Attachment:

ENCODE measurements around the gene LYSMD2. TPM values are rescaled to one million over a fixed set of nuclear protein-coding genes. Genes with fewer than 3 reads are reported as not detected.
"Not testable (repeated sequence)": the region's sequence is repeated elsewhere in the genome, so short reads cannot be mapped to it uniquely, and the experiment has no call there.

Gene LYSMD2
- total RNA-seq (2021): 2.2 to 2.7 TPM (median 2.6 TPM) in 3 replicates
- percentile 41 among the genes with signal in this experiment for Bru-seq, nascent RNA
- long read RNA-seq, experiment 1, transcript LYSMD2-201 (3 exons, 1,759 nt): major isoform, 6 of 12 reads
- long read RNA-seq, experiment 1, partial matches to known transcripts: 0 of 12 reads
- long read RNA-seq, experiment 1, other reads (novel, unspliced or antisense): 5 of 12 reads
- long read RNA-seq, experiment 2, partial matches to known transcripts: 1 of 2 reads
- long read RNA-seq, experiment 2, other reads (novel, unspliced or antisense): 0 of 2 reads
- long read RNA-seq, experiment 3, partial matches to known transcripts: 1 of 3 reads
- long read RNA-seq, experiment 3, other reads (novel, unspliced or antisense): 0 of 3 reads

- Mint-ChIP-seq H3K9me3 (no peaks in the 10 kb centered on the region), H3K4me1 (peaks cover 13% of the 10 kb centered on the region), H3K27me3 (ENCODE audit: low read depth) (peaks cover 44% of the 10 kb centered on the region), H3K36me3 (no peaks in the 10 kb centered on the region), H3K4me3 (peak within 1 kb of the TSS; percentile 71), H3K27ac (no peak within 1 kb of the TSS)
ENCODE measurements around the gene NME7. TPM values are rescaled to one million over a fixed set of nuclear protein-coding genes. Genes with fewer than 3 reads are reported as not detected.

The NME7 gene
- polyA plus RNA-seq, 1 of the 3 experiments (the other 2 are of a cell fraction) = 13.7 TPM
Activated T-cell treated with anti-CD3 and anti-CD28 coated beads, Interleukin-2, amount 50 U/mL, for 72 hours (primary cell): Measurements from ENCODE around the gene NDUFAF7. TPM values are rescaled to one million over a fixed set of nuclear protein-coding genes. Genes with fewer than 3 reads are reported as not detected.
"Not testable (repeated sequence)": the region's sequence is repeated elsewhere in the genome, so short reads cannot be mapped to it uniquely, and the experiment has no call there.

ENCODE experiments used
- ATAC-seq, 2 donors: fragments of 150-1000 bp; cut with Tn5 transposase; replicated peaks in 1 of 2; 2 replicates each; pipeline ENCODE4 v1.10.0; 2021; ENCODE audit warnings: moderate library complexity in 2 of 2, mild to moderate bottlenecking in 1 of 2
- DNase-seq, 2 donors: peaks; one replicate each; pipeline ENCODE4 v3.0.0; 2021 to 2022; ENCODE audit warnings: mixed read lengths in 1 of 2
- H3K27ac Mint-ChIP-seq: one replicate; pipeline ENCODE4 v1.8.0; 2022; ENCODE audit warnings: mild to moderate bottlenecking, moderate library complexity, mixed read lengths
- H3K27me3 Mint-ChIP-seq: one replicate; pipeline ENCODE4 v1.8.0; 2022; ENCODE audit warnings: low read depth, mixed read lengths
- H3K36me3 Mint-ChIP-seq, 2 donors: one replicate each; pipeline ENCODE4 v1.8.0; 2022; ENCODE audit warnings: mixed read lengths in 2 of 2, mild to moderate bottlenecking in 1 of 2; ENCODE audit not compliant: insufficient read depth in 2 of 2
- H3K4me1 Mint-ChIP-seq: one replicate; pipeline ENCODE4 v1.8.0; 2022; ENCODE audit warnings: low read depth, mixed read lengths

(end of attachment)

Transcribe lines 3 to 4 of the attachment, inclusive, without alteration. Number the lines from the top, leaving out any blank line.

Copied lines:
Gene LYSMD2
- total RNA-seq (2021): 2.2 to 2.7 TPM (median 2.6 TPM) in 3 replicates